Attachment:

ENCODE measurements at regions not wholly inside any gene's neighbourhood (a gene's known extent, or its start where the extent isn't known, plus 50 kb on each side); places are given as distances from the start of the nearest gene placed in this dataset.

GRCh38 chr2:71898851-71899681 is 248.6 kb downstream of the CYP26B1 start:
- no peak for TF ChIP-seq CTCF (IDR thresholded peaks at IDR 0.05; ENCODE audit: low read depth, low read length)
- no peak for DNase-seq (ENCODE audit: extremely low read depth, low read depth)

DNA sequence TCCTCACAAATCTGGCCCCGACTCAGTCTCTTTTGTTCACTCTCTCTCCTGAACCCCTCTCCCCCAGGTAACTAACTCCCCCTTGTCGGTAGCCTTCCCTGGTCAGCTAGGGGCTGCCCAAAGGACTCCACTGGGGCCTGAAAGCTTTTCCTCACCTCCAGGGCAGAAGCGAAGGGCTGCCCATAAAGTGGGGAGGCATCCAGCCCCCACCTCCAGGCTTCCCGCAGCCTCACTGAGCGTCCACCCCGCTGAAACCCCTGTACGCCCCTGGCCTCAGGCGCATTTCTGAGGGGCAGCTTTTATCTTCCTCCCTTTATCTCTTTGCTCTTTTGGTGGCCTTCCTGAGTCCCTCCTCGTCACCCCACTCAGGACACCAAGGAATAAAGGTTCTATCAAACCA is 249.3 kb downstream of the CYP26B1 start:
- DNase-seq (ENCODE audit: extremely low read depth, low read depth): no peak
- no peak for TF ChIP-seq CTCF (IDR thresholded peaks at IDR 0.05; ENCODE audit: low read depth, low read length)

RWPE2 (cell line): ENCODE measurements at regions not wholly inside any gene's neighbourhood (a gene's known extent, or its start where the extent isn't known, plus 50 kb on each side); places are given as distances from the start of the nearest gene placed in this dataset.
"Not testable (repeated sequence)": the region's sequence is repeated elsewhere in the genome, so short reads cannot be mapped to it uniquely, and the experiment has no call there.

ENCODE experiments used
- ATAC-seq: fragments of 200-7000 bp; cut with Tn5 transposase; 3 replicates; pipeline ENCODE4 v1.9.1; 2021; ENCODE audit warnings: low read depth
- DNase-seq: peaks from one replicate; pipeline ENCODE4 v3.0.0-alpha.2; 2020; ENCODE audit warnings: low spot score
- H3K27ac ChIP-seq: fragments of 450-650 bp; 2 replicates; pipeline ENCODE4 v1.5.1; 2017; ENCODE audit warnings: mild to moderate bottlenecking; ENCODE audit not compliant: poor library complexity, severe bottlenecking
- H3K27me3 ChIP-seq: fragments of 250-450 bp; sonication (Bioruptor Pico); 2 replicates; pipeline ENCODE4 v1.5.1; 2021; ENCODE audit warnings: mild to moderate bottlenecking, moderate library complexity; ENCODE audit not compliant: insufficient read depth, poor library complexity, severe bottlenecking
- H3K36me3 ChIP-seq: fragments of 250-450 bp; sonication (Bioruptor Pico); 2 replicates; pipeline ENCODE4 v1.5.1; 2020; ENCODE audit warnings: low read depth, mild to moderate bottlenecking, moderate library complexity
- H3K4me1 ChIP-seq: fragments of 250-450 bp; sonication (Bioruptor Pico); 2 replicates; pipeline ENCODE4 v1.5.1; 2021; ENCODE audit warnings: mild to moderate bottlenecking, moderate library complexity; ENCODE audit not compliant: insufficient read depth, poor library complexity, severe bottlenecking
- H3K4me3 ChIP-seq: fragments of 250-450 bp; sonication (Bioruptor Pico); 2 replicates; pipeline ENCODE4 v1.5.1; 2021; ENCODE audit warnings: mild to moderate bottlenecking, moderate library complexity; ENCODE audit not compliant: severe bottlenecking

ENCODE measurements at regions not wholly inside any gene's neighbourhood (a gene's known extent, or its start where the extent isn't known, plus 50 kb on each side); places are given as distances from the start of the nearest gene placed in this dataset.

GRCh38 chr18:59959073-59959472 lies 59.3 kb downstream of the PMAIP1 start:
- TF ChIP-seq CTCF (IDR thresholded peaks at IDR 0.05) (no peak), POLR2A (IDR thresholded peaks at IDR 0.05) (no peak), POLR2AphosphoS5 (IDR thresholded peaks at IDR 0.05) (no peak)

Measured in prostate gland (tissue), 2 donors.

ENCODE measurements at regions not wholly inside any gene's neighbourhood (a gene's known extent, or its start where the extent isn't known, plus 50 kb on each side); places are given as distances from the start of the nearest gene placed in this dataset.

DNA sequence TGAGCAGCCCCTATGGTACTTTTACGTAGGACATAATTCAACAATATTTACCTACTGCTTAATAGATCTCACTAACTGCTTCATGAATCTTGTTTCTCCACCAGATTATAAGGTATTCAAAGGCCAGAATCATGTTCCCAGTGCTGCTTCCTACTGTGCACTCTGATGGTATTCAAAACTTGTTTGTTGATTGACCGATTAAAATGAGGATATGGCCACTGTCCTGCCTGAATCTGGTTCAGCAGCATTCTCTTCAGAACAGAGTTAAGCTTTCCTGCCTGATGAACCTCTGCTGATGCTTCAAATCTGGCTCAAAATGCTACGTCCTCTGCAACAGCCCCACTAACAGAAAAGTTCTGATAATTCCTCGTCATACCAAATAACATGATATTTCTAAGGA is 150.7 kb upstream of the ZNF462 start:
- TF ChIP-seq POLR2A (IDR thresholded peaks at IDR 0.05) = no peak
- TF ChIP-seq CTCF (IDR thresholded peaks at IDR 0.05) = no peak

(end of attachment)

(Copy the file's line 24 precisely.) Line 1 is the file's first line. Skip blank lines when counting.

- TF ChIP-seq POLR2A (IDR thresholded peaks at IDR 0.05) = no peak